This study evaluates the four major components of subjective well-being: life satisfaction, use of strengths, positive and negative emotions, and meaning and purpose in life in relation to body-esteem.
Two Residents Assistants will describe their work developing and implementing effective ways of building community and resolving conflict in Residence Halls at Keene State. This workshop will describe and illustrate the benefits observed so far, of adopting a method of dialogue that repairs a harmed community and reintegrates responsible parties. Responses to student conduct will also be addressed utilizing this approach of relationship building. We will discuss the inherent values, the psycho-educational implications and the theoretical shift inherent in this approach. Workshop participants will be invited to participate in a dialogue that illustrates these concepts.
State goals and motivations have been previously determined to affect working memory. This study further explores this relationship by inducing motivational goal states before and during a word-based task. These results will help understand how to maximize student efficiency by avoiding strategies that may hinder academic performance.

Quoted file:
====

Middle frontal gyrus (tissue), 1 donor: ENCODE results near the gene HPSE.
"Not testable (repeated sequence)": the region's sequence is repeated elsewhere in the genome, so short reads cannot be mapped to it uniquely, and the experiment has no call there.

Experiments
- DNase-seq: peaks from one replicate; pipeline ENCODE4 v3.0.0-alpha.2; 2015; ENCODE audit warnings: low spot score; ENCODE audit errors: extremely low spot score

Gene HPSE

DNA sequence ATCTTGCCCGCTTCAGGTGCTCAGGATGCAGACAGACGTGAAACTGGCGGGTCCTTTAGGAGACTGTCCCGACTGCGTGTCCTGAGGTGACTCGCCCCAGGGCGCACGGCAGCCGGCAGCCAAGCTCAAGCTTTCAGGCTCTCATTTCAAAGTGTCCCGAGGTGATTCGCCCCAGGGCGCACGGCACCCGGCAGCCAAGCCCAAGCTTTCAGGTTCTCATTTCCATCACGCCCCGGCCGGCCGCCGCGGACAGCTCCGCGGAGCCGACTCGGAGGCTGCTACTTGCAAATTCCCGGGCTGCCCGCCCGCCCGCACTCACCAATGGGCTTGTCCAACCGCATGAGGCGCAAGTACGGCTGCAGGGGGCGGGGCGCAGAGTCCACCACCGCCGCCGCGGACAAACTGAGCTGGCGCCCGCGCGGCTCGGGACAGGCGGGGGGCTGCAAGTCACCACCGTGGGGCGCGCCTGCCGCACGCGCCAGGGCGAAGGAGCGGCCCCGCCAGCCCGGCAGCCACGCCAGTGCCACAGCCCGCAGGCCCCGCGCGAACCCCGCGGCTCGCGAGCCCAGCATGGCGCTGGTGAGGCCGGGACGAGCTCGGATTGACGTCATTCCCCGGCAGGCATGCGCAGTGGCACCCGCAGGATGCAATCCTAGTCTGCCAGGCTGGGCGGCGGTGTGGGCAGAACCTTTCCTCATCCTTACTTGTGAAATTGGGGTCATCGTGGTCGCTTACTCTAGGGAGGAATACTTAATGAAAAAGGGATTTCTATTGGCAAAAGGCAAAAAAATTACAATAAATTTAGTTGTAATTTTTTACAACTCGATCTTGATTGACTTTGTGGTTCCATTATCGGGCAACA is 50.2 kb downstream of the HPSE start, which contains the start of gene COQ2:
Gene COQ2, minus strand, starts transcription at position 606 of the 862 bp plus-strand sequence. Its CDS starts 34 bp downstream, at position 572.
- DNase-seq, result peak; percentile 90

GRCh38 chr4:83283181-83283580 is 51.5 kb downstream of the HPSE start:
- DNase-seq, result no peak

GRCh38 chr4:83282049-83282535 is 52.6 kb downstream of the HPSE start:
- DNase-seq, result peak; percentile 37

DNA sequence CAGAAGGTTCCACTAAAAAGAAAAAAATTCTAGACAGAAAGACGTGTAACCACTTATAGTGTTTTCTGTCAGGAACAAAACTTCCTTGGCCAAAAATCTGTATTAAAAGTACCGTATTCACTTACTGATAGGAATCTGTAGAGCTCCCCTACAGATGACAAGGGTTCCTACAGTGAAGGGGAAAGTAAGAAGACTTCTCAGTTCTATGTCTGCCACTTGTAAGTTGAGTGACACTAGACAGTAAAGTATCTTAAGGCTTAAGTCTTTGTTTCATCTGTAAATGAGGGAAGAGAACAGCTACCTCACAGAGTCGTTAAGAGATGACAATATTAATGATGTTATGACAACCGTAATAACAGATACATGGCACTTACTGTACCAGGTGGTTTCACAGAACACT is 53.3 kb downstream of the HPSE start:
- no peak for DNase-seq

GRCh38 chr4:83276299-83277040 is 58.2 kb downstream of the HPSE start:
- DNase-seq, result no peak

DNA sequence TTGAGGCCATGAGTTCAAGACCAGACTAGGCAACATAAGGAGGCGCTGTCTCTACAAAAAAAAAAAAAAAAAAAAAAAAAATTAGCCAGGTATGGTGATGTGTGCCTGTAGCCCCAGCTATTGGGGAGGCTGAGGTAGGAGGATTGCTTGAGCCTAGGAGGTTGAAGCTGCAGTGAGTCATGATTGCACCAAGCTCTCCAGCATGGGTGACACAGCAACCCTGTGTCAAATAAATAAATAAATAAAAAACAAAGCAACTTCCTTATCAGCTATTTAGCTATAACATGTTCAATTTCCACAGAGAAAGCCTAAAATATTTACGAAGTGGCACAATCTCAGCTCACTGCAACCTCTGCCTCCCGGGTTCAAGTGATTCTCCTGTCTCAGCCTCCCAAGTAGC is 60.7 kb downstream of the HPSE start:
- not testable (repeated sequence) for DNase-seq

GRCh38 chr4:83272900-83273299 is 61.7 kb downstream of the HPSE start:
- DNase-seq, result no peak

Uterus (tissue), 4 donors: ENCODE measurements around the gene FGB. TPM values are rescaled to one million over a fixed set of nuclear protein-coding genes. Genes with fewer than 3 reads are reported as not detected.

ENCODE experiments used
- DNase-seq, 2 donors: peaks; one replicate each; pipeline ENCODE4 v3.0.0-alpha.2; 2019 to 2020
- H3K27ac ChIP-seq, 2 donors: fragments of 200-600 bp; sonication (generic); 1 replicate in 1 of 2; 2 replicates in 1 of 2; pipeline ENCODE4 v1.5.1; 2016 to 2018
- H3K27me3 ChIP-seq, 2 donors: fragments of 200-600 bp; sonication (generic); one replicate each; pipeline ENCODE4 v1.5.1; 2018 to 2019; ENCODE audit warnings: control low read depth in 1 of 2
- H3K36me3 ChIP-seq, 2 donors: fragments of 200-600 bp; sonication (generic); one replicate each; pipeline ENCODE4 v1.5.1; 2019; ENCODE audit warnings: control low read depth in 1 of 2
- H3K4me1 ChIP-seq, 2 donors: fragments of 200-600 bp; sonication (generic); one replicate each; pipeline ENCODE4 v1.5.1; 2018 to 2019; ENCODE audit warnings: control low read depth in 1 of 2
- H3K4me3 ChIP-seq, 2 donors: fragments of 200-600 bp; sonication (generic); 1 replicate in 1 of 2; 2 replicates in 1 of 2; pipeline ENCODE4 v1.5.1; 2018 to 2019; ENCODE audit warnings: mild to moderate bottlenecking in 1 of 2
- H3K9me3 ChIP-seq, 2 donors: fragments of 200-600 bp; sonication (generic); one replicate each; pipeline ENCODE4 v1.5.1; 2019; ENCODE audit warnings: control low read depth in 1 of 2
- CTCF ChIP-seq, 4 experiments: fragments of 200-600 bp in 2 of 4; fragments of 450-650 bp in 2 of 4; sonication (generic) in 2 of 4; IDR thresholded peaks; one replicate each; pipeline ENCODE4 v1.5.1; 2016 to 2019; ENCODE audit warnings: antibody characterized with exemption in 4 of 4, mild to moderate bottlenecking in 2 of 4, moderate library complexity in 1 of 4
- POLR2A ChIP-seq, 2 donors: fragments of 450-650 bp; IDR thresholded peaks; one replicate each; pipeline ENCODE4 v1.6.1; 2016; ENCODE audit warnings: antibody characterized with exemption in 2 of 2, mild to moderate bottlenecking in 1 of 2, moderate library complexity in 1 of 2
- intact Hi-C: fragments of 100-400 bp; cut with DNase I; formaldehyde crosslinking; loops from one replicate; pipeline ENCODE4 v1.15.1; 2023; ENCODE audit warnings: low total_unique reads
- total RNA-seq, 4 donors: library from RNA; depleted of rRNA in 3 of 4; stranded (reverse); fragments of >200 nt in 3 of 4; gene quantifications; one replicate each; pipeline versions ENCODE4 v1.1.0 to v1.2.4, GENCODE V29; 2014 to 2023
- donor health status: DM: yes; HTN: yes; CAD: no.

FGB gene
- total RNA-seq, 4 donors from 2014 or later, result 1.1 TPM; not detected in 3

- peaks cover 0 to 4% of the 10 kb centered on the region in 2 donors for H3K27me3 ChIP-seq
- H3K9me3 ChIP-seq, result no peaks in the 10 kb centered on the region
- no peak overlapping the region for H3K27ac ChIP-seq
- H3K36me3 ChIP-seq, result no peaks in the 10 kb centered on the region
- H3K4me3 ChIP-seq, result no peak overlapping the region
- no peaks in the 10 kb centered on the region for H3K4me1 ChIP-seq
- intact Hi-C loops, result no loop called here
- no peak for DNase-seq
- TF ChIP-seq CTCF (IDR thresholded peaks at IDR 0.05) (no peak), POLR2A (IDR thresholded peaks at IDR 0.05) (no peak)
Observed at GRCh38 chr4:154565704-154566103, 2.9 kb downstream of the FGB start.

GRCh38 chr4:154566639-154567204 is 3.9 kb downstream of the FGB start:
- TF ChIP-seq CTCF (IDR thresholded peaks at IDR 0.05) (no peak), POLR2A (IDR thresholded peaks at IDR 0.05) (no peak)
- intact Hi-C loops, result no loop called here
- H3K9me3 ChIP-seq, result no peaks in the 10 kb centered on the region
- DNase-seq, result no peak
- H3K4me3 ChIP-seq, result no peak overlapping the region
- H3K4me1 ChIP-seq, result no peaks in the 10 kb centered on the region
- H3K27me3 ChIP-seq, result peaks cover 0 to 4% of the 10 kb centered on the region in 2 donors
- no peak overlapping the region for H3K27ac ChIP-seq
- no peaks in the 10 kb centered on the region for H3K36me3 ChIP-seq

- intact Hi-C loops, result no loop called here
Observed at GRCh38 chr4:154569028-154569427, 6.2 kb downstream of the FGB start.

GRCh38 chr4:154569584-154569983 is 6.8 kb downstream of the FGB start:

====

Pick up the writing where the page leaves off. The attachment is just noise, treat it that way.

Based on 750 students responses, four forms of Helicopter-parenting exist. The first consists of tracking and excessive-control; the second involves tracking and over-emotional involvement; the third often shared by the first two types, consists of intervention at school, and the final type found in controlling parents involves very high expectations.
“Relational Aggression” describes bullying behaviors such as humiliation, intimidation, and manipulation. The present study introduces three new personality tests to measure relational aggression in adult women. Subjects were 422 undergraduate students. The Relational Aggression tests were statistically valid and reliable, and can be useful as part of anti-bullying programs.
The dominant approaches to the obesity crisis in the weight loss industry and in much of the medical community have mistakenly focused on personal responsibility. We present a theory of the crisis based on environmental determinants of behavior and discuss our research into solutions to the crisis.
The current study aims to contribute to the understanding of the complex, paradoxical relationship that exists between stress and memory processes. This research is highly relevant for educational settings, where stress is a consistent and universal experience among students attempting to meet academic demands.